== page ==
By all accounts, Fantastic Four is a hot mess.
It's gotten dismal reviews across the board, scoring a dreadfully low 9 percent approval score on Rotten Tomatoes, which aggregates reviews. That's lower approval than Mortdecai (12 percent), lower than Pixels (18 percent), lower than Aloha (19 percent), and way lower than Jupiter Ascending (25 percent). A common complaint among reviewers is that the movie has too slow of a pace and ends with a third act that feels like a completely different movie.
On its first day in theaters, the movie made just $11.3 million, which put it on track for a disappointing $27-million opening weekend. Analysts had expected it to bring in at least $45 million in its first three days.
The stories of on-set conflicts between director Josh Trank and 20th Century Fox have been well documented, and re-shoots appear to have harmed the film instead of improving it. Fantastic Four almost seems as if it had been set up to fail.
So what really happened? There are conflicting reports, but it sounds like there's plenty of blame to go around.
Persistent reports from the set indicated that Trank was difficult to work with, exhibiting a prickly, combative personality that culminated with him intentionally damaging the house he rented during filming — or, depending on the rumor, the Louisiana studio where the movie was made. But a new report from Collider claims there's another side to the story.
An interviewee on Collider Movie Talk stated that it wasn't Trank's behavior that ruined the movie.
"The movie that Josh Trank and Fox agreed on making included three really big action set pieces... A movie is like a puzzle. You have all the pieces in place, [but] you start messing with pieces and suddenly the whole puzzle can look out of whack... Days before production began, Fox came in and made him pull [all] three main action sequences out of the film."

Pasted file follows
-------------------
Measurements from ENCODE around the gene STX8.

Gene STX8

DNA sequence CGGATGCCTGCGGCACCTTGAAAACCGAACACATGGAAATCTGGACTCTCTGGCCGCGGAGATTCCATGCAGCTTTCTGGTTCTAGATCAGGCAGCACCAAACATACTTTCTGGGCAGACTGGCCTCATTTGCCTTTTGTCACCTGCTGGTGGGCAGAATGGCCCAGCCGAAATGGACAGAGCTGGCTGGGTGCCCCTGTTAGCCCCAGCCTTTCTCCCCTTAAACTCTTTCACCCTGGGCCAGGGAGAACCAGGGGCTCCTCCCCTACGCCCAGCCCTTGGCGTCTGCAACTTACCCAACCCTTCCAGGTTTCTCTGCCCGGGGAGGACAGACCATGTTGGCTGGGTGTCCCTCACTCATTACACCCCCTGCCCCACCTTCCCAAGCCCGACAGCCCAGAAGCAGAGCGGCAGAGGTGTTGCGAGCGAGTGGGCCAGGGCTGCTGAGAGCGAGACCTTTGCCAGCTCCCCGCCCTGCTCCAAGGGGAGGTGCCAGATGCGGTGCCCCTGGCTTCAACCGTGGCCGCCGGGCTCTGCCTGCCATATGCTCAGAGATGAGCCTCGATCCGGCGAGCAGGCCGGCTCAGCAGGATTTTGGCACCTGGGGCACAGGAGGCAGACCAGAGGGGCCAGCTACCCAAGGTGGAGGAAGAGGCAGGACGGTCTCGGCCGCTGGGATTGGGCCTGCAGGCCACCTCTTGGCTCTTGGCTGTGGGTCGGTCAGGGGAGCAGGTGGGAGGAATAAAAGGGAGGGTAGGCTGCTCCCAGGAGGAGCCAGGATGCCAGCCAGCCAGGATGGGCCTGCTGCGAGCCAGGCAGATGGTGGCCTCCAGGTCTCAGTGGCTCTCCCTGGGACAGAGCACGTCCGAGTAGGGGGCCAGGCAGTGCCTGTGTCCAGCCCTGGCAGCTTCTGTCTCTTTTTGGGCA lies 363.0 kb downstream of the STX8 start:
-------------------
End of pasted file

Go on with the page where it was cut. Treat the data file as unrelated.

If true, that would effectively mean that Fox sabotaged the movie, likely over budgetary concerns. Budget cuts are very common in Hollywood, but to forcibly excise a movie's three major setpieces from a production that's only days from going before cameras? That's almost unheard of. Not to mention thoroughly unprofessional.
Collider's source went on to say that the film's ending – which, remember, was one of the critics' biggest complaints – was nothing like the one Trank had planned. Sometime during editing, "[Fox] hijacked the editing bay from him" — essentially seizing full control of the film and giving Trank the boot.
This seems to have been confirmed by Trank himself, who just two days ago – as the negative buzz was building to a furious crescendo – dropped a tweet with a not-so-veiled accusation that Fox ruined his movie. Almost as soon as it was posted, Trank deleted the tweet — but not before screenshots were grabbed, and all the drama surrounding Fantastic Four's production came roaring back to the spotlight.
And Josh Trank deleted his tweet. Good news, I still have it. The oral history lives: pic.twitter.com/AnZQ6ilM9r
— Mike Ryan (@mikeryan) August 7, 2015
Fox's side of the story is very different, of course. Its publicists have gone so far as to suggest that the positive PR spin put on all of the reshoots and rumors of Trank's on-set antics were not only to protect Fox, but to protect Trank as well.
Who's telling the truth? Only those involved know — and they all have differing perspectives. But two big questions remain.
First: What would Trank's version of the movie have looked like? How would it have ended? How much of a difference would those three action sequences have made? Prediciton: Someday, the original script will find its way online and we'll find out.
Second: Why is it so freaking hard for Hollywood to make a good Fantastic Four movie? This is the third time that the FF's origin has gone before movie cameras, and it hasn't resulted in a halfway decent film yet. You can't blame the comic; its characters are among Marvel's most beloved of all time. So why can't Hollywood get it right? Maybe a family unit of egghead scientists with superpowers is just too idiosyncratic an idea to work on film.
One thing is certain: Marvel's executives are doing a happy dance as we speak. After two previous failures and this new debacle, Fox may finally wave the white flag on its Fantastic Four option. That would revert the rights back to Marvel. And if anybody has a proven record of getting Marvel characters right on film – no matter how hard the premise may be to convey to mainstream audiences – it's Marvel Studios.